‘What do you mean ‘we’?’ James raised an eyebrow.

     ‘You’re going to help me,’ David said. ‘Don’t even try to worm your way out of it.’

     ‘No trying necessary,’ James said. ‘I’m not helping.’

     ‘I’ll help,’ Sydney said.

     ‘You don’t have to.’ David got to his feet. ‘You didn’t cause any of this.’

     ‘Oh and I did?’ James said, looking annoyed.

     David didn’t dignify that with an answer. ‘Thanks anyway Sydney.’

     She shrugged. ‘I’ll stick around. I’ve got nothing better to do, and I doubt you’re gonna get much help from whoevers in there.’

     ‘Which reminds me,’ David said. ‘Who is in there?’

     James gave a self-satisfied smirk. ‘Few cool people. Y’know. I do what I do.’

     ‘By a few cool people,’ Sydney said, ‘he means Jenny, the girl from drama and Alex, who is still devastated after her loser boyfriend broke up with her.’

     ‘The one you molested,’ David said.

     ‘Tried and found guilty.’ James winked.

     Sydney rolled her eyes.

     ‘Well first and foremost I need food,’ David said. ‘I’m gonna head down the road. James, if those people aren’t gone by the time I get back, I’m holding you personally responsible.’

     ‘For what? Making your night awesome?’

     ‘Mind if I tag along?’ Sydney asked. ‘Like I said; I’m not exactly in excess of things to do today.’

     ‘Fine by me,’ David said. ‘Just as long as he doesn’t.’

     ‘Wouldn’t join you if you paid me,’ James said. ‘Now if it’s all the same to you guys, I’m gonna see if Alex is up for some morning fun.’ With that, he disappeared back inside.

     ‘God, I hope she has pepper spray,’ Sydney muttered.

     David laughed and, leaving his guitar propped against the wall of the house, stepped off the porch. Sydney followed and together they walked down the road.

     ‘So, your first party,’ David said. ‘How was it?’

     Sydney frowned. ‘I’m trying to think of a softer synonym for awful.’

     ‘Awful is about right,’ he said. ‘I have no idea how James convinced me. I’ve always hated parties. And if Mum comes back early, I’m screwed.’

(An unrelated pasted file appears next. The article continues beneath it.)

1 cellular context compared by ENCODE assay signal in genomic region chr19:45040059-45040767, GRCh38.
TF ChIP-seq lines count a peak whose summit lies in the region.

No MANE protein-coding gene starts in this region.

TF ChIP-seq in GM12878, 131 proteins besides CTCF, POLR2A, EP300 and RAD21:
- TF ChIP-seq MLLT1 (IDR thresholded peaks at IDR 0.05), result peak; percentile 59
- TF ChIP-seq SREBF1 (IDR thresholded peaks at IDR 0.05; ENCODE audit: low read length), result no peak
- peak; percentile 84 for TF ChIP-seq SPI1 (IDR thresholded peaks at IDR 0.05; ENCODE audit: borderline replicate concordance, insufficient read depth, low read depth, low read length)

‘Well, you know what the papers say,’ Sydney said. ‘We could all die tomorrow. Might as well have the experiences while we can.’

     ‘What, do you think they’re right?’ David looked at her.

     ‘Who knows?’ Sydney shook her head. ‘I know what they say, but it’s hard to believe anything will happen here. It’s not like we’ve done anything to piss off Russia.’

     ‘You should hear Mum,’ David said. ‘She’s obsessed. Convinced we’ll all be blown up any second.’

     ‘Well, it’s an inspiring outlook.’

     ‘I’ll say.’

     ‘You’re in year twelve?’ Sydney asked.


     ‘So a party was probably needed.’

     ‘Why’s that?’ David asked.

     ‘The mythical workload.’ Sydney grimaced. ‘I’m not looking forward to that.’

     ‘It’s fine, really,’ David said. ‘I mean, I don’t mind it. In case you hadn’t gathered, I’m not enormously social.’

     ‘Well, throwing possibly the world’s worst party implies that.’ She grinned. ‘Unless they’re all like that, in which case I’m becoming a hermit.’

     ‘Blame James,’ he said. ‘And I have no idea what parties are meant to be like. I haven’t been to too many.’

     They had reached the main street of the town. Occasional cars were parked on either side of the road, but other than that it wasn’t too busy. It never was, really; David’s was a quiet town, which was how most of the inhabitants liked it. The most controversial thing that had happened in the last year was the discussion over whether or not a McDonalds would ruin the ‘small town charm’. David was unconvinced that this charm even existed, but someone somewhere begged to differ and it never happened. Granted, he couldn’t figure out why anybody would want to bring a McDonalds out here. The town was a minor blip between the city and the country, not far enough in any direction to be defined as either suburban or isolated. It was an in-between place of no real note, and David could not wait to get the hell out.